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African fossil vertebrates
Durand, 2005. Major African contributions to Palaeozoic and Mesozoic
vertebrate palaeontology .Journal of African Earth Sciences. In Press.
Here's a new article that shows the importance of not having one person
review such a broad category as African fossil vertebrates.
Blikanasaurus is discussed as a prosauropod (based on its original
description), while Antetonitrus and Melanorosaurus are called sauropods
(based on Yates' new papers). Kitching and Raath's (1984) synonymization of
Melanorosaurus with Euskelosaurus is brought up as if relevent.
Megapnosaurus rhodiensis (sic) is "known only from fragmentary skeletons",
because only the description of the holotype partial skeleton and some
referred fragments from South Africa are referenced.
Carroll (1988) is given as the reference for 'some' believing that
Vulcanodon is intermediate between prosauropods and sauropods. Barosaurus
and Dicraeosaurus are apparently cetiosaurids, while Cetiosaurus
mogrebiensis was renamed Atlasaurus imelakei. Janenschia is a Middle
Jurassic brachiosaurid. Rebbachisaurus and Nigersaurus are discussed under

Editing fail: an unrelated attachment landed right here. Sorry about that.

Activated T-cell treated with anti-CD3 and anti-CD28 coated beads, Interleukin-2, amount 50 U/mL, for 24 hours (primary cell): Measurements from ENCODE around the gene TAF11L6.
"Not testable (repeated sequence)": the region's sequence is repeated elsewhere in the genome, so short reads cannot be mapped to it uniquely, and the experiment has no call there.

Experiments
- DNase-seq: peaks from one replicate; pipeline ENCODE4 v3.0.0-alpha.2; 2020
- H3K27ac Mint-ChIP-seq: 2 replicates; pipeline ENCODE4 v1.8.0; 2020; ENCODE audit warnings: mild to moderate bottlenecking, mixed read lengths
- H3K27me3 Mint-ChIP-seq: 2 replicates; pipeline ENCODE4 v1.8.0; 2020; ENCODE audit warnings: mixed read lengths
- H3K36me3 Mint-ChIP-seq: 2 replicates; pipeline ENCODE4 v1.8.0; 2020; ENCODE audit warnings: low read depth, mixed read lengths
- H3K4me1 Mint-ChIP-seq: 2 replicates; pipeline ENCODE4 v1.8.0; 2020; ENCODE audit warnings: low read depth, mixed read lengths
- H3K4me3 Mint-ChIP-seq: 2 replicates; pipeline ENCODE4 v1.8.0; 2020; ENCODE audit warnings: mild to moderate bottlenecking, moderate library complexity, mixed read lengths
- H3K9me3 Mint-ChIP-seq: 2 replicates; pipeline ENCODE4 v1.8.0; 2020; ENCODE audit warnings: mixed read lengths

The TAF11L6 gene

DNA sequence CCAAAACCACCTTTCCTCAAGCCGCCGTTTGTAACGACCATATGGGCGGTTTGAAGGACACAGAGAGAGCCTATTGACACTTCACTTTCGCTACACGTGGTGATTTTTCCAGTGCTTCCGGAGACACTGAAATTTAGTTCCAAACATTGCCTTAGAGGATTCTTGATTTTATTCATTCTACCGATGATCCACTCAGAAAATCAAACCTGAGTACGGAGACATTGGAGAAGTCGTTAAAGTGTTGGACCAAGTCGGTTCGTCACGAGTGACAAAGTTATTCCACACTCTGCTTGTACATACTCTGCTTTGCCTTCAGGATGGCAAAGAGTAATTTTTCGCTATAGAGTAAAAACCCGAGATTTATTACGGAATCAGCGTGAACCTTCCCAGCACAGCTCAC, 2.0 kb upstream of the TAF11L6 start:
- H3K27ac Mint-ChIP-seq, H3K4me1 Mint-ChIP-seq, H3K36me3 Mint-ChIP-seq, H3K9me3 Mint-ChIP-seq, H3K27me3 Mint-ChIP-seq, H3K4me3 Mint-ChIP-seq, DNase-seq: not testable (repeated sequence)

brachiosaurids. "It now seems as if Lapparentosaurus was based upon
juvenile material later ascribed to Bothriospondylus of which a partial
skeleton has been discovered in Europe." Er, no. That's backwards.
Lapparentosaurus was based on material previously ascribed to
Bothriospondylus. "The material initially referred to as Bothriospondylus
in Madagascar consists of a single tooth and is now regarded as
indeterminate." No, the holotype of Bothriospondylus madagascariensis
consists of vertebrae and limb elements. Algoasaurus is a titanosaurid, and
Paralititan is "the largest titanosaur known".
The theropod foot apparently originated during the "initial development of
bipedalism". Maybe Durand is a BCFist who advocates basal dinosaurian
quadrupedality? We have the new family Tetanuridae. "The abelisaurids
Majungatolus and Majungatholus from the Late Cretaceous of Madagascar were
much larger (8?9 m in length) however and could have been the top predators
of their time (Sues and Taquet, 1979)." I'm sure Sues and Taquet mentioned
neither Majungatholus nor the imaginary Majungatolus as predators in their
paper, since they were describing Majungatholus as a pachycephalosaur.
Spinosaurus is semi-aquatic. "Carchardontosaurus, which was larger than
Tyrannosaurus, is the biggest terrestrial carnivorous dinosaur discovered so
far." Durand might have just been envious of South America when it came to
Paralititan vs. Argentinosaurus, but there's no need to exaggerate
Carcharodontosaurus' size when you have Spinosaurus on your continent.